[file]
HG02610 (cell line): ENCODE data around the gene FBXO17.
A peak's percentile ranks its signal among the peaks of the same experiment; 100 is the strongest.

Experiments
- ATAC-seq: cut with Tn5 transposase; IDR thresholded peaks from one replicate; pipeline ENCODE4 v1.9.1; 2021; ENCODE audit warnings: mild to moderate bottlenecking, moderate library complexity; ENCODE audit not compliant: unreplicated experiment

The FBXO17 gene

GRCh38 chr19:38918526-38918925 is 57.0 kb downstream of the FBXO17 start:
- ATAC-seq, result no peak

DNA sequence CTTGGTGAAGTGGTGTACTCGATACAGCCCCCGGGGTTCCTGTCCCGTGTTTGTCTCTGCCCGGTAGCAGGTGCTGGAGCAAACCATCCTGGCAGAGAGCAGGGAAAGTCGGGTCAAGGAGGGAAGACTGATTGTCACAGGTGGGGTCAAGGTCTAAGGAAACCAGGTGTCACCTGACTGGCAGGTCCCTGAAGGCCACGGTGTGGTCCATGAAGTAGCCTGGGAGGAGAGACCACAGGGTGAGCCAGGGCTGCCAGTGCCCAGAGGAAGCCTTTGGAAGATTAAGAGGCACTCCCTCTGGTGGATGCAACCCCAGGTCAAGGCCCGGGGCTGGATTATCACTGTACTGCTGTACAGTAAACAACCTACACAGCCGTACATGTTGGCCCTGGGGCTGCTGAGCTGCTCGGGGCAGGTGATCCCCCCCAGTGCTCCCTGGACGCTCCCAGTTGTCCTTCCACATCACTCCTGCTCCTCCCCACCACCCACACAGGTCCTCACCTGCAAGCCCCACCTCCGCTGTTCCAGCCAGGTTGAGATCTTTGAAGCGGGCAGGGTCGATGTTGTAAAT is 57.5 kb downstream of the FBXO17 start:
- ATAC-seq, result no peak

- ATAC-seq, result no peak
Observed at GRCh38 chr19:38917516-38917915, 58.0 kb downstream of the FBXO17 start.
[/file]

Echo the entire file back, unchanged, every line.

HG02610 (cell line): ENCODE data around the gene FBXO17.
A peak's percentile ranks its signal among the peaks of the same experiment; 100 is the strongest.

Experiments
- ATAC-seq: cut with Tn5 transposase; IDR thresholded peaks from one replicate; pipeline ENCODE4 v1.9.1; 2021; ENCODE audit warnings: mild to moderate bottlenecking, moderate library complexity; ENCODE audit not compliant: unreplicated experiment

The FBXO17 gene

GRCh38 chr19:38918526-38918925 is 57.0 kb downstream of the FBXO17 start:
- ATAC-seq, result no peak

DNA sequence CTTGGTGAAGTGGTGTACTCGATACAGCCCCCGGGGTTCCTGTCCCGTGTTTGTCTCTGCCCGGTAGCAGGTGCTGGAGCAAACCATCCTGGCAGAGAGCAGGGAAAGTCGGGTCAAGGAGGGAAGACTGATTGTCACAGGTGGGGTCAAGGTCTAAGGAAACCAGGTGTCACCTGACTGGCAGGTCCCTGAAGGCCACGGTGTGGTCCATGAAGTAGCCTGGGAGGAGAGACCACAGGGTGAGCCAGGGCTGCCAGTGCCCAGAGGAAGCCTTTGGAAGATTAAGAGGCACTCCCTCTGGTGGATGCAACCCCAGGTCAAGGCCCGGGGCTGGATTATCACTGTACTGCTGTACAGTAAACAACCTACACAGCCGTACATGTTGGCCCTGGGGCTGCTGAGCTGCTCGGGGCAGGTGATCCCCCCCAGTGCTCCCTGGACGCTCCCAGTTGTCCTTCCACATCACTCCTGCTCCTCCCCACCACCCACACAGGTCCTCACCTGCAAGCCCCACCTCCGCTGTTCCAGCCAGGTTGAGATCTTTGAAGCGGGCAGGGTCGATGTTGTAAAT is 57.5 kb downstream of the FBXO17 start:
- ATAC-seq, result no peak

- ATAC-seq, result no peak
Observed at GRCh38 chr19:38917516-38917915, 58.0 kb downstream of the FBXO17 start.